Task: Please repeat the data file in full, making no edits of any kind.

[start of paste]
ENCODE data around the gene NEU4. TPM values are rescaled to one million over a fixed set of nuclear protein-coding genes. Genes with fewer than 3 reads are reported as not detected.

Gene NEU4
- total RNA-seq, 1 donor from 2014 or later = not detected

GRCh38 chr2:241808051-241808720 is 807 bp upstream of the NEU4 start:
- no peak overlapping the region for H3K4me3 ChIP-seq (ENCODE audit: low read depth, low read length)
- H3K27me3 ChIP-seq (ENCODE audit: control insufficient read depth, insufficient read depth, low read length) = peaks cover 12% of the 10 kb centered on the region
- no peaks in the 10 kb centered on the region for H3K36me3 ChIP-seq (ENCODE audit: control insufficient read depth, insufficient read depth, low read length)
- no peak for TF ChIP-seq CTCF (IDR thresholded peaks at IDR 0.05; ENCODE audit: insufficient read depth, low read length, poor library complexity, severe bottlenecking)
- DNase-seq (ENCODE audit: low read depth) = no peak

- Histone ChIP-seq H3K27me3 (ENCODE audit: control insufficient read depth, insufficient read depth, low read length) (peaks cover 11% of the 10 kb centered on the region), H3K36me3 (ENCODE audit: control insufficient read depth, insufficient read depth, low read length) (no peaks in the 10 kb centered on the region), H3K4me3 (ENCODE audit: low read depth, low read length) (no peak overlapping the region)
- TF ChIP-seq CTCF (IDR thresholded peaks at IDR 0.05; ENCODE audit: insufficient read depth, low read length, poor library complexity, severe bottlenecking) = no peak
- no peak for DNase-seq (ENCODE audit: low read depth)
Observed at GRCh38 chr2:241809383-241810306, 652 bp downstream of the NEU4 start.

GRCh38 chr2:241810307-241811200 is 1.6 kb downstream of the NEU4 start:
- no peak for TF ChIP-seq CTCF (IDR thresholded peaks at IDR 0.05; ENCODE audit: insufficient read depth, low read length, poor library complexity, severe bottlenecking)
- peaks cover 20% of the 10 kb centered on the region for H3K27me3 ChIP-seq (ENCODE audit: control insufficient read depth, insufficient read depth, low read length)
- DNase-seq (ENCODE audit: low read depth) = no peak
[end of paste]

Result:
ENCODE data around the gene NEU4. TPM values are rescaled to one million over a fixed set of nuclear protein-coding genes. Genes with fewer than 3 reads are reported as not detected.

Gene NEU4
- total RNA-seq, 1 donor from 2014 or later = not detected

GRCh38 chr2:241808051-241808720 is 807 bp upstream of the NEU4 start:
- no peak overlapping the region for H3K4me3 ChIP-seq (ENCODE audit: low read depth, low read length)
- H3K27me3 ChIP-seq (ENCODE audit: control insufficient read depth, insufficient read depth, low read length) = peaks cover 12% of the 10 kb centered on the region
- no peaks in the 10 kb centered on the region for H3K36me3 ChIP-seq (ENCODE audit: control insufficient read depth, insufficient read depth, low read length)
- no peak for TF ChIP-seq CTCF (IDR thresholded peaks at IDR 0.05; ENCODE audit: insufficient read depth, low read length, poor library complexity, severe bottlenecking)
- DNase-seq (ENCODE audit: low read depth) = no peak

- Histone ChIP-seq H3K27me3 (ENCODE audit: control insufficient read depth, insufficient read depth, low read length) (peaks cover 11% of the 10 kb centered on the region), H3K36me3 (ENCODE audit: control insufficient read depth, insufficient read depth, low read length) (no peaks in the 10 kb centered on the region), H3K4me3 (ENCODE audit: low read depth, low read length) (no peak overlapping the region)
- TF ChIP-seq CTCF (IDR thresholded peaks at IDR 0.05; ENCODE audit: insufficient read depth, low read length, poor library complexity, severe bottlenecking) = no peak
- no peak for DNase-seq (ENCODE audit: low read depth)
Observed at GRCh38 chr2:241809383-241810306, 652 bp downstream of the NEU4 start.

GRCh38 chr2:241810307-241811200 is 1.6 kb downstream of the NEU4 start:
- no peak for TF ChIP-seq CTCF (IDR thresholded peaks at IDR 0.05; ENCODE audit: insufficient read depth, low read length, poor library complexity, severe bottlenecking)
- peaks cover 20% of the 10 kb centered on the region for H3K27me3 ChIP-seq (ENCODE audit: control insufficient read depth, insufficient read depth, low read length)
- DNase-seq (ENCODE audit: low read depth) = no peak